On Black English and the Evolution of Language

Over at The Root, John McWhorter compares Black English and modern Hebrew, with an interesting and provocative, but ultimately suspect, thesis.

Black English and modern Hebrew “were both created in large part by grown-ups learning a new language, instead of infants learning their first one. Black English happened when African slaves had to learn English real fast. Naturally, some of the details got lost here and there.”

Black English and modern Hebrew, McWhorter argues, both end up losing some of the grammatical details of proper or classic grammar because their origins are in speed-learners.

That strikes me as a deep confusion of a long-ago linguistic coincidence and modern linguistic kinetics.

Even assuming Black English and modern Hebrew originally developed as a rushed and defective version of the original, that would not explain their current persistence and their ever-expanding contribution to slang and linguistic evolution.

Both are spoken, and perpetually expanded, by millions of people who learned Black English and modern Hebrew first. Moreover, grammatical short-cuts, in both, make perfect sense as ways language naturally evolves.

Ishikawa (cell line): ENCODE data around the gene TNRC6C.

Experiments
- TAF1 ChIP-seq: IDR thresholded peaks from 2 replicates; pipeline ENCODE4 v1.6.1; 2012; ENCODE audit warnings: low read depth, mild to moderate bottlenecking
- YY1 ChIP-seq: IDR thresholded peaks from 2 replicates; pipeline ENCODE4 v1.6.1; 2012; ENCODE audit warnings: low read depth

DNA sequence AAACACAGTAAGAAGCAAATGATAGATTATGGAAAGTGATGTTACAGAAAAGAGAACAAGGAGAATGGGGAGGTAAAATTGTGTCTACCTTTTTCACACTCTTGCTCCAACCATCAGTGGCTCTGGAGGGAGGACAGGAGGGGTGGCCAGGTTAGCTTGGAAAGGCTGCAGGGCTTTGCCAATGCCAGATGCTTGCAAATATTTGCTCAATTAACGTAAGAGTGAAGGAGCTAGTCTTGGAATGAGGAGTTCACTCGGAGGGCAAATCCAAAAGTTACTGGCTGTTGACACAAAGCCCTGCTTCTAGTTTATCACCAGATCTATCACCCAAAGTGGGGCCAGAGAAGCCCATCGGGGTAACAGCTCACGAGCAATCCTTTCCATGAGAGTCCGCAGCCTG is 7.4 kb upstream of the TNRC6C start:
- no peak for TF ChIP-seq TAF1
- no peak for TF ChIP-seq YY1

To his credit, McWhorter is careful to defend Black English against cultural condescension, but ends up, in my view, dissing Black English as defective, when it is in fact a deliberate and playful challenge of grammatical rules — and the engine of linguistic evolution.

Language evolves. Here is the beginning of Chaucer’s Canterbury Tales as he wrote it in Middle English in the 14th century:

Whan that aprill with his shoures soote
The droghte of march hath perced to the roote,
And bathed every veyne in swich licour
Of which vertu engendred is the flour

And here it is in modern English:

When April with his sweet showers
Has pierced to the root the drought of March
And bathed every vein in liquid
With power to engender the flower

Same language, separated by time. Very different, but roughly recognizable. Now travel back six more centuries.